The State House. Credit: Robert F. Bukaty | AP

In the Legislature, we take taxes seriously. We know Mainers are trusting us to make smart decisions, and to use their tax dollars to fund things they care about, such as education, road repair and health care. We also know Mainers expect us to ensure our tax system is fair. To do that, we must make sure everybody contributes in proportion to their ability, and that taxes do not put an unnecessary burden on working-class Mainers striving to get ahead or on seniors struggling to remain in their homes.

As House chairs of the Legislature’s Taxation and Appropriations and Financial Affairs committees, we were pleased this year to make important progress toward creating a more fair tax system by focusing on reducing property taxes and sending more money back to communities.

Gov. Janet Mills’ proposed budget provided a solid framework for us to start our work and made huge steps toward honoring Maine’s statutory commitments to fund local schools and share state revenue with local communities. Under the newly enacted budget, the state will contribute an additional $111 million over the next two years toward the cost of K-12 education, offsetting the cost that needs to be raised from local property taxes. We aren’t at 55 percent yet, but through the past two budget cycles, the state has now earmarked $276 million more for the cost of schools.

Under state law, Maine is required to return 5 percent of the revenue it collects to local communities. The previous administration targeted this revenue sharing for cuts, trying in 2015 to eliminate it entirely. This year, former and current mayors and town councilors such as Rep. Thom Harnett, D-Gardiner, Rep. Michael Brennan, D-Portland, Rep. Kristen Cloutier, D-Lewiston, and Rep. Christopher Caiazzo, D-Scarborough, and House Speaker Sara Gideon, D-Freeport, championed the effort to fully restore revenue sharing, stressing that local leaders want to reduce property taxes but need the state to do its part to make that possible. Working with Mills and our Republican and independent colleagues, we increased revenue sharing by 50 percent this year and even more next year. We still aren’t back at 5 percent, but we are committed to getting there. Over the next two years, local taxpayers will see an additional $99 million returned to their communities to offset the local cost of municipal services such as road repair, plowing and public safety.

But there’s more. The budget included a bill from Rep. Betty Austin, D-Skowhegan, to increase the Homestead Exemption by 25 percent, raising it from $20,000 to $25,000. This will provide $20 million in direct property tax relief to Maine homeowners by directly reducing the valuation of their homes for municipal tax purposes. We also passed legislation proposed by Gideon, which will refund an additional $30 million directly to more than 300,000 Maine families eligible for the Homestead Exemption. The budget also incorporated a bill from Rep. Rachel Talbot Ross, D-Portland, to improve the Property Tax Fairness Credit. This program provides a tax credit for homeowners and renters who pay a high percentage of their income on housing costs. The new budget will make an additional 13,000 Mainers eligible for this program and provide a total of $10 million in property tax relief.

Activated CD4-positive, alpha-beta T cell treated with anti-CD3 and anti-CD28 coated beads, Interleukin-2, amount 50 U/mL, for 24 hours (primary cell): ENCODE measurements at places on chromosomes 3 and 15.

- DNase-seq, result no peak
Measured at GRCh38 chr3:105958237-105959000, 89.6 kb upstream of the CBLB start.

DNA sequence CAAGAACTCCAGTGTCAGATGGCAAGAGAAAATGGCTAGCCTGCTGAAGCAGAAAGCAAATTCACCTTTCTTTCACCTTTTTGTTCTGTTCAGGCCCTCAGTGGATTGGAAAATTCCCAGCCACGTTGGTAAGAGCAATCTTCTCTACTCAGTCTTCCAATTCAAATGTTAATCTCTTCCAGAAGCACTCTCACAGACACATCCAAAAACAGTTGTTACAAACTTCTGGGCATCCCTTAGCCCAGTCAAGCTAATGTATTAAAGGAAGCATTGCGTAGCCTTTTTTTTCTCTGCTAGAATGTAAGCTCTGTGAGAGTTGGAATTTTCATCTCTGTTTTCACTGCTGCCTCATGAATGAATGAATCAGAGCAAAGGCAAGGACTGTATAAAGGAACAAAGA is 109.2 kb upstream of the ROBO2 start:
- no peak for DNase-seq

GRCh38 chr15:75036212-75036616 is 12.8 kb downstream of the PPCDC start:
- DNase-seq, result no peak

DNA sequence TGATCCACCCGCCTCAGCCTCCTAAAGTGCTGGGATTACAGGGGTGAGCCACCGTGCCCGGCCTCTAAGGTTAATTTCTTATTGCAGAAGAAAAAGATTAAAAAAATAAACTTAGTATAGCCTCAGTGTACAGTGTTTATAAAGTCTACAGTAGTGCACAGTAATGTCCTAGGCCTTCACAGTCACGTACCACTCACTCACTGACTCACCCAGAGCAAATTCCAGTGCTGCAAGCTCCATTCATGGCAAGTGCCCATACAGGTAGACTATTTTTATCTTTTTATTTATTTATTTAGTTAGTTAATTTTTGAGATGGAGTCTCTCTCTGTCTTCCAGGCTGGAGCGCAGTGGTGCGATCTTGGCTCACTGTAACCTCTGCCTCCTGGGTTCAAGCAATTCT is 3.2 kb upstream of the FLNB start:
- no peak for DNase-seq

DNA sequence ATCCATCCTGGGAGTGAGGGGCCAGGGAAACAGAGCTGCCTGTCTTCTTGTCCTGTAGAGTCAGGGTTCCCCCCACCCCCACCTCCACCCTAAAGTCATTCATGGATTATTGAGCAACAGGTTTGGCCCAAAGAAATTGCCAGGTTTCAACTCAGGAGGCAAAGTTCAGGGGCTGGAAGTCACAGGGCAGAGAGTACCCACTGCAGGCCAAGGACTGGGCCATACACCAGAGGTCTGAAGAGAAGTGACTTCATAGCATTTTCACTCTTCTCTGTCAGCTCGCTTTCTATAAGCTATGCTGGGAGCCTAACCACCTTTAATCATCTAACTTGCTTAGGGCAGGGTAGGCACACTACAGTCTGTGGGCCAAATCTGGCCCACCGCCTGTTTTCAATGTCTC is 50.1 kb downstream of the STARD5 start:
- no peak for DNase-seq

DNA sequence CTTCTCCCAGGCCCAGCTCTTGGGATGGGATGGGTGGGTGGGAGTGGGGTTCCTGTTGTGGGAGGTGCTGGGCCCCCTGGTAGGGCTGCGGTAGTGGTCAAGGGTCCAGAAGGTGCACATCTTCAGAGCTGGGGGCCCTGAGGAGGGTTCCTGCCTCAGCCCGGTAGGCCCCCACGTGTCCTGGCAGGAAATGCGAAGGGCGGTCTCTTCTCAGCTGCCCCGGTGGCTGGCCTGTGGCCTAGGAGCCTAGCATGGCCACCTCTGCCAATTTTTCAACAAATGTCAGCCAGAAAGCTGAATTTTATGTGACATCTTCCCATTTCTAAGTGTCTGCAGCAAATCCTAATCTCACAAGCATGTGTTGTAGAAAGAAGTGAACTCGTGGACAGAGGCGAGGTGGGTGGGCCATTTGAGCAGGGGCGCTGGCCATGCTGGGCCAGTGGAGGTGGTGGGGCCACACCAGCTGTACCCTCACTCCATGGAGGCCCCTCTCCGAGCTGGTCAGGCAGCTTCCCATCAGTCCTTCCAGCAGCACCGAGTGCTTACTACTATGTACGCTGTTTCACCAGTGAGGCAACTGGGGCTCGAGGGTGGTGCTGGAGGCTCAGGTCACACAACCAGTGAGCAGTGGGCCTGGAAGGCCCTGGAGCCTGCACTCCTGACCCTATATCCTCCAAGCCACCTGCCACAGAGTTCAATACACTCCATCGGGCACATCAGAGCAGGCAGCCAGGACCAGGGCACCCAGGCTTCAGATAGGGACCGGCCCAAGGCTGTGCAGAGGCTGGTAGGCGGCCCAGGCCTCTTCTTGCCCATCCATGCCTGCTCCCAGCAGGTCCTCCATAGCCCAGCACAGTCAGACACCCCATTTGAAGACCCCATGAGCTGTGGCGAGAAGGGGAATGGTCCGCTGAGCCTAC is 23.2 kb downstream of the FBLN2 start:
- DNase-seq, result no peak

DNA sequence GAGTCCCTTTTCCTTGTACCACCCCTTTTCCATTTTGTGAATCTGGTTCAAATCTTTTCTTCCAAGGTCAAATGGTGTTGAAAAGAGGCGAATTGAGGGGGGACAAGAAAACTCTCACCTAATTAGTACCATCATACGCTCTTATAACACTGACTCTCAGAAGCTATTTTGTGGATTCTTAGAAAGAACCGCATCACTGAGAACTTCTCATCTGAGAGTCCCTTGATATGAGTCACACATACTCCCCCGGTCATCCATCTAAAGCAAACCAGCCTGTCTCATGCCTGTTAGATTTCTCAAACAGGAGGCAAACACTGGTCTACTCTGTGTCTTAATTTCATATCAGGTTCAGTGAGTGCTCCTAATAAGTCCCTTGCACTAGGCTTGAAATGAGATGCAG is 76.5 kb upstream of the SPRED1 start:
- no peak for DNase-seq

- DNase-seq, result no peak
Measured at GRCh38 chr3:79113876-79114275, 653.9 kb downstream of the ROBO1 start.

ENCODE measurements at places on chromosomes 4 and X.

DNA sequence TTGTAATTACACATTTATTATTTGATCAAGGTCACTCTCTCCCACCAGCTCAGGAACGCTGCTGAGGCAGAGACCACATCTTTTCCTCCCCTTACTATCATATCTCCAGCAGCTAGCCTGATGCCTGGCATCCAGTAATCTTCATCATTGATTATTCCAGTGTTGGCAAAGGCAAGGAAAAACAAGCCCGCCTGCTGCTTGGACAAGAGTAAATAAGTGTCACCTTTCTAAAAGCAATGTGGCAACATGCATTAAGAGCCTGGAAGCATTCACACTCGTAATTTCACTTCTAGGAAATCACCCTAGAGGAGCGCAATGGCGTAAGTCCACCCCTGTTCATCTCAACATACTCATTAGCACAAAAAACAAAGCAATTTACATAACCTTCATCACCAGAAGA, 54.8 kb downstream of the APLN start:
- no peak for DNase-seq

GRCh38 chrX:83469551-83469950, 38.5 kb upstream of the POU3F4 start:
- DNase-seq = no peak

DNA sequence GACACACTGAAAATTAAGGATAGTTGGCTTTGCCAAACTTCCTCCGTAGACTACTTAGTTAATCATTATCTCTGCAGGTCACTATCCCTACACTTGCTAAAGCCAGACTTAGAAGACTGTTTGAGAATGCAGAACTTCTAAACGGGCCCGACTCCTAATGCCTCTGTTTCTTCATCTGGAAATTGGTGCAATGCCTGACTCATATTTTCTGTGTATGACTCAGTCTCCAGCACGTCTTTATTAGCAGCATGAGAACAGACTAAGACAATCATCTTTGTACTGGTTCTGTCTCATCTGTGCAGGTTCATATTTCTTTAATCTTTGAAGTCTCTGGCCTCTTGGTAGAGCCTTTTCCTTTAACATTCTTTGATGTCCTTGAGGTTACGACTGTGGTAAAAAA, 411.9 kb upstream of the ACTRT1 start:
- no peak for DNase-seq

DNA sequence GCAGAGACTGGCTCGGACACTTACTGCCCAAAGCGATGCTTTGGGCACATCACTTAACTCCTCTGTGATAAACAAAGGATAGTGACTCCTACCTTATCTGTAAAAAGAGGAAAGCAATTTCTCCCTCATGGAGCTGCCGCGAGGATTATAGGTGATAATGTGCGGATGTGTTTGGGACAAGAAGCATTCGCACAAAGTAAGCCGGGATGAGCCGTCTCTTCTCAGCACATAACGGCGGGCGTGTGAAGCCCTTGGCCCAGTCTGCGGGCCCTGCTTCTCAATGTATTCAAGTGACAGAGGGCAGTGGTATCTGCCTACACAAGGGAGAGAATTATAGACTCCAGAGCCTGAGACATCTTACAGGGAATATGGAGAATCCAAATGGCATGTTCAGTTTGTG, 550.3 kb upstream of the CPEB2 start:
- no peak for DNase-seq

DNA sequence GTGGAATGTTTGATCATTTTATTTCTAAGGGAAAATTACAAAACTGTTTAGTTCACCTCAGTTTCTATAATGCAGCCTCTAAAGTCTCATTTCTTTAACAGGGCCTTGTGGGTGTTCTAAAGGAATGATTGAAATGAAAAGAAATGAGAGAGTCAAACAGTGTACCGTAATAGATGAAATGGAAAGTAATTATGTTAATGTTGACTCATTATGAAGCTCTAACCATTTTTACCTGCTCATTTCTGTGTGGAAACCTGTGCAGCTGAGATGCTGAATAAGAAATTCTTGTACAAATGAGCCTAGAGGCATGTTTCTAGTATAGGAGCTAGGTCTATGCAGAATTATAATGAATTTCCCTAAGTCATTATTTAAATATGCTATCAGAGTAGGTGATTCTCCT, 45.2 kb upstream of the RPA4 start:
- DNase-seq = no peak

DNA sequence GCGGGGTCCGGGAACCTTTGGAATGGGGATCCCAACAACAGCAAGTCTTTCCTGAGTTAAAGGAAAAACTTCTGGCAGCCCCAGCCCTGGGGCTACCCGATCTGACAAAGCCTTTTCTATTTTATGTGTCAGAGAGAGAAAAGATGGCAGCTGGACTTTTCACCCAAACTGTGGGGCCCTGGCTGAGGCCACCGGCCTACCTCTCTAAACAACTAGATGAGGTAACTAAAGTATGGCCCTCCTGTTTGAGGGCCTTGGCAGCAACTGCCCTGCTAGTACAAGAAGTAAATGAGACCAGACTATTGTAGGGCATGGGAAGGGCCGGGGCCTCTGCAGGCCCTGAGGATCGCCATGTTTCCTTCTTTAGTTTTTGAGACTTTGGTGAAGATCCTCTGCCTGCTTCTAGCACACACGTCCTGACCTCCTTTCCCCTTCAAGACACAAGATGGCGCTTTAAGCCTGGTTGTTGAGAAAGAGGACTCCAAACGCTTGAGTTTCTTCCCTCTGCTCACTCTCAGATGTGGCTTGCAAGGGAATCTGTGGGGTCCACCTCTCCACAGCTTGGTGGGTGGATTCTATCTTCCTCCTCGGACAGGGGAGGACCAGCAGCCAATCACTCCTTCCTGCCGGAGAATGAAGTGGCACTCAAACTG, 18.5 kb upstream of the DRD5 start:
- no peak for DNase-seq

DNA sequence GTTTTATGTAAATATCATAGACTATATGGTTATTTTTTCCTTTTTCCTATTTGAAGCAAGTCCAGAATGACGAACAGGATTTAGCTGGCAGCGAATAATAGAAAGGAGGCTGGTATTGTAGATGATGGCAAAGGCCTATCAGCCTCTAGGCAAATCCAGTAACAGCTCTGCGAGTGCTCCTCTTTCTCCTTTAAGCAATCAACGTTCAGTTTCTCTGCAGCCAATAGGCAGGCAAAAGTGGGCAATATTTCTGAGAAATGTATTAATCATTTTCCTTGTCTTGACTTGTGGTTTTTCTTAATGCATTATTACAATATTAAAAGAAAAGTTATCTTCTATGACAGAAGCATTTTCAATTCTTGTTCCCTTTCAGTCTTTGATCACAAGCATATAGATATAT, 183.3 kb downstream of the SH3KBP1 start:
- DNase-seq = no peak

In addition to property tax relief, this session Maine expanded the Earned Income Tax Credit, a credit given to working families who just can’t pay the bills. Sen. Eloise Vitelli, D-Sagadahoc, and Rep. Mo Terry, D-Gorham, championed these ideas and we were able to garner broad support to increase access to this credit by $16 million per year, covering an additional 100,000 Mainers. We funded this by closing a loophole that gave out-of-state businesses a bigger tax cut than local companies.

When you add it all up, over the next two years alone Maine will provide $286 million in additional tax relief and direct funding to towns and local school districts to offset the cost to local taxpayers. Starting with a strong initial budget proposal from Mills, we were able to focus on creative ways to make our budget and tax system work for even more people. The Taxation and Appropriations committees were proud to work together this session to provide a better life for Mainers.

Rep. Drew Gattine, D-Westbrook, is the House chair of the Appropriations and Financial Affairs Committee. Rep. Ryan Tipping, D-Bangor, is the House chair for the Taxation Committee. Both are serving their fourth term in the Legislature.